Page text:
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Problems Creating An Account?

Hi Class –

Several students in different sections of my courses have had trouble creating an OpenLab account.  Here is what one of the directors of OpenLab has to say about getting your account activated:

“…We’ve been seeing this issue over the last few days, and it appears to be related to the student webmail client.  This is the first semester it’s happened, and we’re working on a solution.

Most students encountering this problem have been successful if, instead of clicking the activation link in the email, they copy and paste the link into their browser.  It’s also better if they can use Firefox instead of IE. ” (emphasis mine)


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Initial Assignments Posted

Hi Class — I have posted two assignments in the Assignments Page of our OpenLab course.  The first assignment, the Self-Assessment you have already received.  The second assignment, Cultural Self-Assessment, should be downloaded and completed for class on Tuesday.  Please comment below if you have any questions.

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Revised Course Calendar

Greetings ENG 3771 Students,

I have revised the course calendar to reflect the correct dates that we meet on Wednesday evenings. I have also given some thought to the higher-than-anticipated level of interest in resume and cover letter writing that some of you have experienced. Because our schedule is inflexible at best in a once-per-week class, I’ve decided to approach this in several ways:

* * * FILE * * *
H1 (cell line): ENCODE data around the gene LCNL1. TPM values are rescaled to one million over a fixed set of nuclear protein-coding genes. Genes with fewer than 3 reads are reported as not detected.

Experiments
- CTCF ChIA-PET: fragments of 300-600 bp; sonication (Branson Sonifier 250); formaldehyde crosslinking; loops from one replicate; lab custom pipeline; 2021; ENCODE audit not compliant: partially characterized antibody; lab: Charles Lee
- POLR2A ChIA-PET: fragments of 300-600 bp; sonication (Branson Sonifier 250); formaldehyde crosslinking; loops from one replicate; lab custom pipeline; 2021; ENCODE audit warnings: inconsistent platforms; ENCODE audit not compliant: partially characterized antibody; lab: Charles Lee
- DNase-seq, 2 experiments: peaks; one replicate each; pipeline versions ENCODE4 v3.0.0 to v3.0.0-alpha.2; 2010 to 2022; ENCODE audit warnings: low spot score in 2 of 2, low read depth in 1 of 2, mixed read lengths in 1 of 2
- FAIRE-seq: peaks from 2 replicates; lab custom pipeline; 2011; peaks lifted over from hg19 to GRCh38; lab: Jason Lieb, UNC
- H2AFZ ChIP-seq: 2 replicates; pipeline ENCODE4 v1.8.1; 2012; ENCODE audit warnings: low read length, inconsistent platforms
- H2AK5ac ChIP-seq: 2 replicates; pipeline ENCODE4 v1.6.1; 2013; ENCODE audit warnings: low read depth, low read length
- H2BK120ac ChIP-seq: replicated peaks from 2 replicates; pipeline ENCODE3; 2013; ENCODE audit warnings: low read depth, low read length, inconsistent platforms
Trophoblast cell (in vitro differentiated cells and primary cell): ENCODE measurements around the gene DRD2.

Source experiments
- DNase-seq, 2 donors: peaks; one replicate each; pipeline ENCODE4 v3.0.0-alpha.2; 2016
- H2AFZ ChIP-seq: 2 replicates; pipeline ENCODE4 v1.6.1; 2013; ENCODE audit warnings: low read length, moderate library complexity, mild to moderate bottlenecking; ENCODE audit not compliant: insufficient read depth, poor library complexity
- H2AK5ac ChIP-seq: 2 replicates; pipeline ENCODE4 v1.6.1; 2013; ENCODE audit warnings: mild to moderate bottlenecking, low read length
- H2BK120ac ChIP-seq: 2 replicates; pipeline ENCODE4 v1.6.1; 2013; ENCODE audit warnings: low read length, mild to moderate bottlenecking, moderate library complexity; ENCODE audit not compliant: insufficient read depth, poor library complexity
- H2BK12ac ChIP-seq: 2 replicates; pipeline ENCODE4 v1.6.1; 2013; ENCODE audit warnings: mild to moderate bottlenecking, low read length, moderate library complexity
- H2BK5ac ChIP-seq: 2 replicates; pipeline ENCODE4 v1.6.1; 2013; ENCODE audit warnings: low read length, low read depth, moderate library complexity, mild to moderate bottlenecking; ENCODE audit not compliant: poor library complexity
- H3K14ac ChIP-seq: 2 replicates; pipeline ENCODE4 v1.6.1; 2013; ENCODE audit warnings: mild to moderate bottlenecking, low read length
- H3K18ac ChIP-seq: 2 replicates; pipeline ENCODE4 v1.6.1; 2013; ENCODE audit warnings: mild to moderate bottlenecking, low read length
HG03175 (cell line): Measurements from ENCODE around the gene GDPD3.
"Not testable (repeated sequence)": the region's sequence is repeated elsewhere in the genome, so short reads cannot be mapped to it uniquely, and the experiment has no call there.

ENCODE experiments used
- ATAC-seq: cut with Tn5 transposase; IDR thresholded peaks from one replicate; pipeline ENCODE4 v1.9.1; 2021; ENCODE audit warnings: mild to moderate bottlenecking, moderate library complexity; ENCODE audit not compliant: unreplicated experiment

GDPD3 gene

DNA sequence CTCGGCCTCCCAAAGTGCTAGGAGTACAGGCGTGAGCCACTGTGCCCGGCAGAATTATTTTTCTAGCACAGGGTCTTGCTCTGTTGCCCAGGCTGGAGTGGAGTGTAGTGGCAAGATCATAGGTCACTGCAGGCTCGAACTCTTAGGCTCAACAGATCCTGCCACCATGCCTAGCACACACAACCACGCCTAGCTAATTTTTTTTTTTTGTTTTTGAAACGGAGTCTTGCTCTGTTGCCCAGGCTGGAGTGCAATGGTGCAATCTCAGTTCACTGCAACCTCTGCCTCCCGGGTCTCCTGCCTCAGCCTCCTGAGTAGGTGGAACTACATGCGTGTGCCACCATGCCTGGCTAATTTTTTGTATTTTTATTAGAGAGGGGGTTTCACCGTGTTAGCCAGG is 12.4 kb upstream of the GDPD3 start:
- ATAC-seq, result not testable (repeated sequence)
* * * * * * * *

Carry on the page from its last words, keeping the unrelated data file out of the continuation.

1) Each of you will have the option to include a resume and a cover letter as one of your portfolio documents.

2) We will address resumes and cover letters as frequently as possible in our larger discussions of “business communication.”

3) We will spend more time during the last two weeks of class (Weeks 16 and 17) to cover resumes, cover letters, and communications.

I will also be coaching you individually on your online communications with me. Please let me know if you have any questions.

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Course Text On Reserve

Good news, everyone.  I have located a second copy of our course text, Business Communication (6th ed.) and placed it on reserve in the library.  Again, I sincerely believe that your best options are to either purchase the text, or to rent a digital copy.  It’s a crucial text for this class and we will be using it extensively.  The reserve copy is also available to you in 2-hour increments to check-out as necessary.

You might also want to check out alternative course text sites.  I can’t recommend any particular site, but I have found copies of the text for approximately 30% of the bookstore price.

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Welcome to 3771!

Greetings Class –

My name is Dr. Patrick Corbett, and I am excited to be your professor of English 3771 – Advanced Career Writing. During our time together, we will embark on the the most intensive study and practice of writing that you have ever experienced. The work of this course is demanding, but will provide you with immense benefits as you learn to use the written word to better accomplish your goals in the world.